RC: Meghan goes off the radar in Jamaica. What do you do to “go dark” and have time for yourself to get away and regroup?

AQ: We have a house that’s in the middle of nowhere in Pennsylvania.  I spend the entire summer there.  It’s a good place to write because there’s really nothing else to do.  After the third time rowing across the pond in the canoe, I think, well, hell, and I go inside and work.  Occasionally there will be a bear or eagle sighting to break up my day.  But it’s pretty easy for me to be off the grid in Manhattan, too.  I’m not visually identifiable as Meghan is, so I don’t get much attention in the city.  New Yorkers are so accustomed to the truly famous that they are very cool about it.  Usually they just smile.  It’s interesting for me to go to cities that have a small clutch of well-known writers.  In those places they are a BIG DEAL.  Here no one cares. 

RC: Have you ever had a career-defining moment, either positive (like Meghan’s first big scoop), or negative, like Meghan’s on-air gaff? How did you grow from it?

AQ: I had one fairly substantial setback as a reporter when I was much younger.  There was the perception that I had blown a major major story, although the truth was much more complicated than that.  But, like Meghan, I came to understand rather quickly that the truth was less important than the spin. The perception was that I had certain glaring deficits as a reporter, chief being that I could write a pretty feature but was a washout with hard news.  Over the space of several days I tried to scope out assignments that could exorcise that perception if I filled them in a satisfactory fashion.  In this way I became a member of the New York Times City Hall bureau for two years.  It wasn’t my dream job, but after two years of Council hearings, budget reports, and the like, many of which ended up on page one, there was no longer the sense that I couldn’t do hard news. 

RC: CNN anchor Kyra Phillips’ left her microphone on as she chatted in the ladies room. What did you think of this story, which broke the same week Rise and Shine went on sale? Did you imagine such a thing could happen as you wrote the book?

AQ: I always say that if you can imagine it, it can happen.  While several interviewers were skeptical about Meghan blurting out an obscenity into a "hot mike," I was certain such a thing was possible.  Of course, after the CNN blooper, interviewers kept asking me whether I’d had it in mind when I wrote the book.  Illustrating the simple fact that even well-connected reporters don’t understand the nine-month lag time between finishing a novel, and publishing one. 


From the Trade Paperback edition.

 

A Conversation with Anna Quindlen


Readers Circle: We love the premise of Rise and Shine — two sisters, New York City, and two very different career trajectories. In dreaming up this novel, what came to you first: the sisters, the setting, or Megan’s on-air slip? And how did your storyline evolve from there?

Anna Quindlen: I always begin a novel with a theme.  Black and Blue, for instance, began with the theme of identity, Blessings with the theme of redemption.  Rise and Shine grew out of constant thoughts about the disconnect in modern American life between appearance and reality.  The more I thought about that disconnect, about how we’ve all come to believe that what looks good is good, the more I thought I should write about someone famous.  That’s where the dissonance is greatest, it seems to me, and the public interest weirdest.  And then I thought that the story would be best told by someone on the outside looking in.  (Yes, I have read "Gatsby."  Many many times.)   That’s where the idea of the sisters eventually came into play: one the doer, the other the watcher.  And over time I realized that in doing that I had given the story, which is essentially a comedy of manners, greater resonance than it might have had otherwise.  I find that I almost always make the right decisions for purely accidental reasons.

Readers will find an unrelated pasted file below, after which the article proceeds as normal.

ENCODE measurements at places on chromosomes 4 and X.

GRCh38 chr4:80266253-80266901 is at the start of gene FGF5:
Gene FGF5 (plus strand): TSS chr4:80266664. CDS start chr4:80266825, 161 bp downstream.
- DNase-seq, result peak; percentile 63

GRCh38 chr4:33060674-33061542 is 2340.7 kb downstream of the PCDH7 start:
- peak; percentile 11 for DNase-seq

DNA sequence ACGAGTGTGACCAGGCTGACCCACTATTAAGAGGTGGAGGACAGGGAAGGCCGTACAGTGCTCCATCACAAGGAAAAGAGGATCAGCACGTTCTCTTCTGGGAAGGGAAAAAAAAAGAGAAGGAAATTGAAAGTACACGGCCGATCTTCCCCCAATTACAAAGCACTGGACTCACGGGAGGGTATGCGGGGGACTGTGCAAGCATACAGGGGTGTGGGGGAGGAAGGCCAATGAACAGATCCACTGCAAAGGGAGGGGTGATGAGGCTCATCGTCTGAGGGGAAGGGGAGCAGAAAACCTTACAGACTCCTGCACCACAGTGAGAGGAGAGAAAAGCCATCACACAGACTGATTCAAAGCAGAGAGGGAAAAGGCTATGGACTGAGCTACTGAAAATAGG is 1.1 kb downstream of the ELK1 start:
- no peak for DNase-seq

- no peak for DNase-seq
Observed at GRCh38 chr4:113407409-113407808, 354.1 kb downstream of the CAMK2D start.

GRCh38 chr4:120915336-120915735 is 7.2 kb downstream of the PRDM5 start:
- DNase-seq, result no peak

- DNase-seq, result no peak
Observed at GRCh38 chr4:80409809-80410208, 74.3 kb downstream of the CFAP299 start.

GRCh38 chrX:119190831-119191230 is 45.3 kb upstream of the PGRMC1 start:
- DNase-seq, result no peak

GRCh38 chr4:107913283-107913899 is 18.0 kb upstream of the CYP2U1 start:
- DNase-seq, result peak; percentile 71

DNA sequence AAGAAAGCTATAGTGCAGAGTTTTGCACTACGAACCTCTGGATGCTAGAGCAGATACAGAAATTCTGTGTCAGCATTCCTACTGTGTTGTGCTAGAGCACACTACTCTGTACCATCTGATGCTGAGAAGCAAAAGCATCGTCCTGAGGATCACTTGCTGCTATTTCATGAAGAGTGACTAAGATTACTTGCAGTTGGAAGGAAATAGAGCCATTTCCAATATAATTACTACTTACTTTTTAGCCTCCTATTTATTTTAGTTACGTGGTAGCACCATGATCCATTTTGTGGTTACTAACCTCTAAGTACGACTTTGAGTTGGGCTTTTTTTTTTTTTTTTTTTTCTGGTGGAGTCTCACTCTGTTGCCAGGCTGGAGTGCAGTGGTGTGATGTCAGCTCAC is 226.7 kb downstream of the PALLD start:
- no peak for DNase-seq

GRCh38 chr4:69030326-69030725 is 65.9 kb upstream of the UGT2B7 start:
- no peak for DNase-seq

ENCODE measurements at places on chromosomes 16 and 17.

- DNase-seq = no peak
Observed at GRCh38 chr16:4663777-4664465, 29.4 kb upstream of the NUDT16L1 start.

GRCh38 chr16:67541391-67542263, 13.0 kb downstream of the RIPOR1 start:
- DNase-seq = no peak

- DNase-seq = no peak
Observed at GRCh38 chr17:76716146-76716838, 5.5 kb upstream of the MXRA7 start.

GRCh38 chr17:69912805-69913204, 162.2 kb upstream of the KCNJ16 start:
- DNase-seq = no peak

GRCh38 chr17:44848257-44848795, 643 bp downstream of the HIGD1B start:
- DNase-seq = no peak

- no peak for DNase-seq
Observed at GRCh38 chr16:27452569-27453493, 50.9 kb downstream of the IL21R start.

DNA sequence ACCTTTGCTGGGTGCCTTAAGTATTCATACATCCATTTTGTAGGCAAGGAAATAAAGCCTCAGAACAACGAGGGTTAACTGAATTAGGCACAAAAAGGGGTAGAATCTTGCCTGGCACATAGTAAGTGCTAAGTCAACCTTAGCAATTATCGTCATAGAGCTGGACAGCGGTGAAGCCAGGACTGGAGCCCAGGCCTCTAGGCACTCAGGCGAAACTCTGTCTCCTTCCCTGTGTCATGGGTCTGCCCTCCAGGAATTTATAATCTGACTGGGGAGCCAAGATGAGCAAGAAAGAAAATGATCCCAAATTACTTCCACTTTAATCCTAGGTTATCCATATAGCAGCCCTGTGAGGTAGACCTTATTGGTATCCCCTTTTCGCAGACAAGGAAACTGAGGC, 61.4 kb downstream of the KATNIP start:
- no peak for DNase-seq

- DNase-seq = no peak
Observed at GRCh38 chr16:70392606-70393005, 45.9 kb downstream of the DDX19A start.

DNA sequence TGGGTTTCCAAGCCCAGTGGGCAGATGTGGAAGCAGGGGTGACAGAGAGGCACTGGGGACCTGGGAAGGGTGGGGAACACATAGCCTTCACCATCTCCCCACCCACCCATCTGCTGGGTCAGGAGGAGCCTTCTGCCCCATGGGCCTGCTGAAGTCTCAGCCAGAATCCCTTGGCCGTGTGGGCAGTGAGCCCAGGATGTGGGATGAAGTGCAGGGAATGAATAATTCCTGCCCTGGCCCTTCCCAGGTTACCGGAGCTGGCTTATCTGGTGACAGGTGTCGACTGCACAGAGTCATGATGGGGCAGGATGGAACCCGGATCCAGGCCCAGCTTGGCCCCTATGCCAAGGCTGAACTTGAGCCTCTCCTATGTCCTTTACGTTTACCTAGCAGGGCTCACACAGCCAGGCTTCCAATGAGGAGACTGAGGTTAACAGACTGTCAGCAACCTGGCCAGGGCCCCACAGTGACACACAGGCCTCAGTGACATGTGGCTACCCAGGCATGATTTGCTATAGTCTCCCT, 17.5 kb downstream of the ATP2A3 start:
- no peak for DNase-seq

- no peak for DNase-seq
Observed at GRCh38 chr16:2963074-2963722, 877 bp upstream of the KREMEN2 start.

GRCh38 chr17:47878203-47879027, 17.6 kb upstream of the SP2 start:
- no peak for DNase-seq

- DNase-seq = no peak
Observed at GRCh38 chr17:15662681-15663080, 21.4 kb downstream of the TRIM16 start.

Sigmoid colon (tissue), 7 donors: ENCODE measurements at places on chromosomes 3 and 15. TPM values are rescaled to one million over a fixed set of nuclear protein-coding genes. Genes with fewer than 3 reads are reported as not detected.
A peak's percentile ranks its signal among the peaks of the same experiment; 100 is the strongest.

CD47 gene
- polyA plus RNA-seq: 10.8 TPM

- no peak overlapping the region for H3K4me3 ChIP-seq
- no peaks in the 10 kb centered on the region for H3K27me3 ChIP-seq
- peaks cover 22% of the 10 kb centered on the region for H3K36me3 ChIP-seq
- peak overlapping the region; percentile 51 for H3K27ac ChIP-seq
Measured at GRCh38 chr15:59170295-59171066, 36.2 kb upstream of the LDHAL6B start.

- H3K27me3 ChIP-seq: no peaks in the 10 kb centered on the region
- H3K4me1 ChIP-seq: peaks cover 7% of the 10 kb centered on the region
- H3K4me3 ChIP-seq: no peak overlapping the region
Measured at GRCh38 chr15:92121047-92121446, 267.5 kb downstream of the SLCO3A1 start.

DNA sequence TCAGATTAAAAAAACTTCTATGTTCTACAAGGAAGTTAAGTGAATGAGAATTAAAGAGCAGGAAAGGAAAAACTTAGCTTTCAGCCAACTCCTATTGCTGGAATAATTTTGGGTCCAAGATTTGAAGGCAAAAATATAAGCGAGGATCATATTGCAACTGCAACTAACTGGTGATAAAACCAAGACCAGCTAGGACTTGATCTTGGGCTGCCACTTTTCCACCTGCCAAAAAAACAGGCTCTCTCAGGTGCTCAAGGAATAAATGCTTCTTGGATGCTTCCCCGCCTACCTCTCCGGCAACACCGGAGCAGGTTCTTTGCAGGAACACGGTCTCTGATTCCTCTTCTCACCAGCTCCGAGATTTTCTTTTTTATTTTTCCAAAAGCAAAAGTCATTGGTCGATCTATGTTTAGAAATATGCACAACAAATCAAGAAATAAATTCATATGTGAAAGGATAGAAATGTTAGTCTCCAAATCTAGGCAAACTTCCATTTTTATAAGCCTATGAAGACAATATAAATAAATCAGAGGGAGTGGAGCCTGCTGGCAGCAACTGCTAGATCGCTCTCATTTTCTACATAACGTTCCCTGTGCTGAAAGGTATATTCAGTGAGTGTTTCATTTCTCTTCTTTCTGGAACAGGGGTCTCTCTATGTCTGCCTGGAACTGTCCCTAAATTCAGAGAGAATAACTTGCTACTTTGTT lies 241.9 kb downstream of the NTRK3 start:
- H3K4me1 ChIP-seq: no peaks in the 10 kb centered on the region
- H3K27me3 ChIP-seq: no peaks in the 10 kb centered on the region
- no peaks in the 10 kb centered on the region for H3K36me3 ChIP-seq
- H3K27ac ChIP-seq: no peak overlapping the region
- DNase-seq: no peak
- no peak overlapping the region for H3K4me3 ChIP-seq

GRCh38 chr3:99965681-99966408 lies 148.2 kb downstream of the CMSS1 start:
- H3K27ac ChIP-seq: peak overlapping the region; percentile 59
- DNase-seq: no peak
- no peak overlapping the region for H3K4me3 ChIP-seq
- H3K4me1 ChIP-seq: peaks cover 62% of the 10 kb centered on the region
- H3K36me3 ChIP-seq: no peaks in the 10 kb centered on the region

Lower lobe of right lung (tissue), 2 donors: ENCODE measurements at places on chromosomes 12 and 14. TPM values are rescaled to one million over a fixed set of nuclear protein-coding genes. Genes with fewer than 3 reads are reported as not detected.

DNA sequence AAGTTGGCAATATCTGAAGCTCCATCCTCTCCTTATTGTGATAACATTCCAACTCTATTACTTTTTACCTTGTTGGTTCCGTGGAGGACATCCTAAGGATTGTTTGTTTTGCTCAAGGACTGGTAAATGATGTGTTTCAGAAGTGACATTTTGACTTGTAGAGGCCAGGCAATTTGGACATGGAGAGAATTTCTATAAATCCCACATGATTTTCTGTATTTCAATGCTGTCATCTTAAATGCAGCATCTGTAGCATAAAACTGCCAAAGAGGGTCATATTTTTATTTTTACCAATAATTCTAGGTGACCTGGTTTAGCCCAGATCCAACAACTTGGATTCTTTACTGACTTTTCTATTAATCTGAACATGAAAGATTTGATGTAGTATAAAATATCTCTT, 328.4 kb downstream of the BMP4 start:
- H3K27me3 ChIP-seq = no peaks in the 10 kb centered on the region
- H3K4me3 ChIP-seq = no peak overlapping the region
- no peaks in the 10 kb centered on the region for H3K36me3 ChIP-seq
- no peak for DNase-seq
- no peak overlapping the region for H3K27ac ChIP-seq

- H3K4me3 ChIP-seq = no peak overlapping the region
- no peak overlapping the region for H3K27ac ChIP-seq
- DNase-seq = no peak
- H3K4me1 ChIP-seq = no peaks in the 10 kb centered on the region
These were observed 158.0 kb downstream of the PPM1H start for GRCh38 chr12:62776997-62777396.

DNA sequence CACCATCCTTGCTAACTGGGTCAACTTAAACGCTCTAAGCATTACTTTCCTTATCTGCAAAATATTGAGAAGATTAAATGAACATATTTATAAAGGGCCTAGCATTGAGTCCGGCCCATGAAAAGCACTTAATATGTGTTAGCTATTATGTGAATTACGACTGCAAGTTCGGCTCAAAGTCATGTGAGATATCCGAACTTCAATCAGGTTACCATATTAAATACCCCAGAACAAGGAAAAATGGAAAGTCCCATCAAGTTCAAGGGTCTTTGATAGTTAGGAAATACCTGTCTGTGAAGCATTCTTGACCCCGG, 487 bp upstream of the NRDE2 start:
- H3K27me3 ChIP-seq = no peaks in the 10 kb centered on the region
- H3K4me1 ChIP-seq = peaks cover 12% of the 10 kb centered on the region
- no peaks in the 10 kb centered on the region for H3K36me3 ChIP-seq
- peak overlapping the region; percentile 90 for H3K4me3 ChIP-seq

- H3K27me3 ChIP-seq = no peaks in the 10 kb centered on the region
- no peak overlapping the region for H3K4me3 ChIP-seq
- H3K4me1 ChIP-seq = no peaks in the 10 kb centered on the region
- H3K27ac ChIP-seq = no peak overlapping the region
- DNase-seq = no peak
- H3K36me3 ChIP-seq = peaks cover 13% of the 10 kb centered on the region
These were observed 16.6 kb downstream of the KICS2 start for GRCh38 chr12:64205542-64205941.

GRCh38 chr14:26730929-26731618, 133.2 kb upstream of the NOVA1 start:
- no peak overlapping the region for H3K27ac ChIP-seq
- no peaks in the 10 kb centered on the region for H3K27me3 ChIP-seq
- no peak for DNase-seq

RC: Bridget and Meghan’s relationship seems to strike a realistic chord with readers — they are each other’s number one fan and critic. Do you have a sister of your own, or any siblings? Did your experiences with them help shape Bridget and Meghan’s relationship? How?

AQ: I have a sister and three brothers, who fall between us on the birth order ladder.  My sister and I agree that our relationship bears little resemblance to that of Bridget and Meghan.  I am not that controlling, and she is not that compliant.  Perhaps the one aspect of their relationship that is taken from our lives has to do with our jobs.  My sister is a public school teacher.  She makes far far less money than I do, and gets almost no public attention for her work.  Yet I believe what she does is infinitely more important and more difficult than what I do.  And certainly that mirrors Meghan’s feelings about Bridget’s job as a social worker. 

RC: Do you believe in the birth-order convention, that the eldest child is a natural leader, who strives to please others and can be controlling, while the younger child is charming, but irresponsible, and looks to others for guidance and discipline? Did the study of birth order influence you in writing about the Fitzmaurice sisters? Does birth-order ring true in your own experience, or, do you think it’s a bogus label?

AQ: Well, I recently got an email from a very irate reader complaining that I was perpetuating birth order stereotypes in a way I would never dare do about gender, sexual orientation, and the like.  So I’m more equivocal about answering these questions now!  But my experience, as both the eldest in a large family and the mother of three, is that certain birth order conventions frequently apply.  But maybe it’s more useful, and illuminating, to put it the way Aunt Maureen puts it in the novel: that successive children fill the spaces not already occupied.  So if extrovert, or leader, or wild child, or whatever is already taken by one of your siblings, you may feel compelled–or free–to shape your identity otherwise.  That’s certainly what happened with the Fitzmaurice sisters.  

RC: Do you share any qualities and/or characteristics with Meghan? Bridget?

AQ: I am like both Meghan and Bridget.  For years I had the sort of laser focus that Meghan had, and I have some of her rather cynical attitudes about the affluent around her.  But, like Bridget, I have always been interested in trying to do something about the situation of the poor and disenfranchised in New York and the rest of America, in my case through the columns I’ve written.